A recent High Court decision confirms that s62 of the Civil Liability Act 1961 applies only in very limited circumstances:  

  1. The “insured” company must have been wound up;
  2. If Insurers have validly repudiated the claim in respect of the third party’s injury, then the third party has no privity of contract to challenge Insurers; 
  3. The existence and amount of any liability of the insured employer company to the third party must have been established.

There have been a number of attempts by claimants in Ireland to bring a claim against employers’ liability insurers where the claimant’s employer is not in a position to meet the claim.  Reliance is placed on section 62 of the Civil Liability Act 1961 which states:

62.—Where a person (… the insured) who has effected a policy of insurance in respect of liability for a wrong, … if a corporate body, is wound up … moneys payable to the insured under the policy shall be applicable only to discharging in full all valid claims against the insured in respect of which those moneys are payable, and no part of those moneys shall be assets of the insured ….”

The apparent objective of the legislation is to “ring fence” any money payable by insurers relating to a “valid” liability claim against a company in the process of being wound up.  This is so that the insurance money is not used as part of the insured company’s assets in the liquidation.

The background to Michael Murphy v Allianz PLC,[1] began in 2004 when Mr Murphy sued Bri-Mo Ltd for damages for personal injury.  In May 2006, Allianz confirmed that it was withdrawing any indemnity to Bri-Mo for Mr Murphy’s claim.  The basis for the declinature was Bri-Mo’s failure to comply with a condition precedent in its policy with Allianz to provide wage declarations.  Bri-Mo never challenged this repudiation.  In September 2010, Bri-Mo was struck off the Register of Companies.  In November 2011, Mr Murphy obtained judgment in default of defence against Bri-Mo with damages to be assessed.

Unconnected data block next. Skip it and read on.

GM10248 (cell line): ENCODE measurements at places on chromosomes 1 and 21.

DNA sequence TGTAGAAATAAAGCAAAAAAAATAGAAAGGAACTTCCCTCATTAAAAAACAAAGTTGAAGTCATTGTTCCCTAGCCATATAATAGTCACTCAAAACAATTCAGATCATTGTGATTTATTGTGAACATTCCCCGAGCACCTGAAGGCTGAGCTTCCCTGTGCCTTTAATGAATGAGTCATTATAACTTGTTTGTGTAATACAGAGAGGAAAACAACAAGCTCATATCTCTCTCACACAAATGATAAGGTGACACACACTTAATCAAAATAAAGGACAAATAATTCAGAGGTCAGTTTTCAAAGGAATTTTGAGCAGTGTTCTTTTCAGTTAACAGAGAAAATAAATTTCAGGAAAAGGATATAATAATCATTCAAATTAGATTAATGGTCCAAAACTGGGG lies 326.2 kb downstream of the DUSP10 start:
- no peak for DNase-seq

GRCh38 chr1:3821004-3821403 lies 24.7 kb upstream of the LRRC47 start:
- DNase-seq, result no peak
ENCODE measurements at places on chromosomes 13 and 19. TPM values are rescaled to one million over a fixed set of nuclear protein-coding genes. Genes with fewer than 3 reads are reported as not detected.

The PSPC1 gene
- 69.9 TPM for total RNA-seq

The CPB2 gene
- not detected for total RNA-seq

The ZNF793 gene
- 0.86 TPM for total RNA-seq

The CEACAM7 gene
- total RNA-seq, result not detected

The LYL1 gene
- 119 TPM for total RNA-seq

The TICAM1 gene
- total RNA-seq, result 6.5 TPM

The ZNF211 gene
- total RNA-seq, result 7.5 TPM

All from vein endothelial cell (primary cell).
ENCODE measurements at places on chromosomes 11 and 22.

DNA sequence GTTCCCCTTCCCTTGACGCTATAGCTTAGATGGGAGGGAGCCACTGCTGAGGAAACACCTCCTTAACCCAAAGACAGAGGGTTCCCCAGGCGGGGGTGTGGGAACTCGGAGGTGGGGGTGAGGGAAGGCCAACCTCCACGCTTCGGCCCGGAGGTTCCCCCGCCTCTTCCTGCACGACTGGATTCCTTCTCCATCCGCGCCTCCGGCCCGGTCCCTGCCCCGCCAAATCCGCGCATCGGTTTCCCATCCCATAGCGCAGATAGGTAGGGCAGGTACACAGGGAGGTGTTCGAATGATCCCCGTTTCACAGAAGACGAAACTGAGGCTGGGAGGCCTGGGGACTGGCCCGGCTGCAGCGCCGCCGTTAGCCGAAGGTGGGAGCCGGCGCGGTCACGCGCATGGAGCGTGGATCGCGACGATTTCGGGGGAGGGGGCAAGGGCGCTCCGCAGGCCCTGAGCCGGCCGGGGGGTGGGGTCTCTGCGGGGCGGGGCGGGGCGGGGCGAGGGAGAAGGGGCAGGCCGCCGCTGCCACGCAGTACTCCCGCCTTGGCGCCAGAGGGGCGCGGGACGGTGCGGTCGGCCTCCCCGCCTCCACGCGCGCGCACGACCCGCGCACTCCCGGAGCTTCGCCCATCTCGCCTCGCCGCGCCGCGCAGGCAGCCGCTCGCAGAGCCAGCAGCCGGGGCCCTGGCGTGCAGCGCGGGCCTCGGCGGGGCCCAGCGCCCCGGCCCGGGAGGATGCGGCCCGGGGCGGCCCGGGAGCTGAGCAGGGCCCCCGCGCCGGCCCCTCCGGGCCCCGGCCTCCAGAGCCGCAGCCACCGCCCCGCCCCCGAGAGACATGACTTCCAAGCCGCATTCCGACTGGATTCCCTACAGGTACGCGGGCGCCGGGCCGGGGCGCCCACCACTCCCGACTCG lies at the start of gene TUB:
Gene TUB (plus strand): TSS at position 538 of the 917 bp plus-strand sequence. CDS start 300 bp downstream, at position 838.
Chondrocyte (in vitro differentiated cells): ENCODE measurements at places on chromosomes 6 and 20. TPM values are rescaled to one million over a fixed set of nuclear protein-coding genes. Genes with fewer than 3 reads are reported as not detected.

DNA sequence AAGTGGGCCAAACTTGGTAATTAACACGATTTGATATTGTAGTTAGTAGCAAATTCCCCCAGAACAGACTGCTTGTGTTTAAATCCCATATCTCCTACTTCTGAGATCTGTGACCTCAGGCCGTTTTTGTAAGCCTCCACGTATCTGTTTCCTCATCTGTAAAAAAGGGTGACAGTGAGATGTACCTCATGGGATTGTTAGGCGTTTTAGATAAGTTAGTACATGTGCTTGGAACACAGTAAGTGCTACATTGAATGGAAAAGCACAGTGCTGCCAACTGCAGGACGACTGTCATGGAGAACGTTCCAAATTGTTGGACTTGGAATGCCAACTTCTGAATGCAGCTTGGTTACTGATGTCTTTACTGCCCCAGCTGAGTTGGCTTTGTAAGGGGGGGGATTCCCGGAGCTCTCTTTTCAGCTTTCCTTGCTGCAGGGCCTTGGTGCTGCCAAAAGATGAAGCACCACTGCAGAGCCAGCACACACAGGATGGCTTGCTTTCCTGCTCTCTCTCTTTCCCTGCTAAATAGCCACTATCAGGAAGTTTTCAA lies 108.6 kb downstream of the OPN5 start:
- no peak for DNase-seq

Mr Murphy then issued proceedings against Allianz in May 2012 seeking, among other things, a declaration that any award made against Bri-Mo in favour of Mr Murphy constituted a payment which Allianz was obliged to pay.  Allianz brought a preliminary application to have the proceedings struck out on the basis that they disclosed no reasonable cause of action and were bound to fail.

Mr Justice Gilligan confirmed that the application of section 62 was the central issue in the case.  He quoted from Mr Justice Peart’s decision from a recent case on the issue [1] in which the Court found that the statutory provision did not provide the plaintiff in that case, in similar circumstances, with a remedy against the insurer in question.  Mr Justice Gilligan confirmed that: “There is no privity of contract between the defendant and the plaintiff in these proceedings, and the defendant owes no duty at law under contract, statute or tort to the plaintiff such as might give rise to a claim against it in damages.”

The Court held that the particular circumstances of the case warranted the exercise of the “sparingly used jurisdiction of the court to strike out proceedings.”

Conclusion

When this decision, and that in Hu v Duleek Formwork [2]are read together, it is clear that the Court will strictly apply s62 of the Civil Liability Act 1961.  In the Hu case, the Court considered whether a new class of relationship existed which could give rise to a duty of care and concluded that it did not. 

Any such claimants are therefore left without recourse against their employer’s insurers in either contract (no privity) or tort (no relationship giving rise to a duty of care).  Good news for insurers, not so for injured claimants.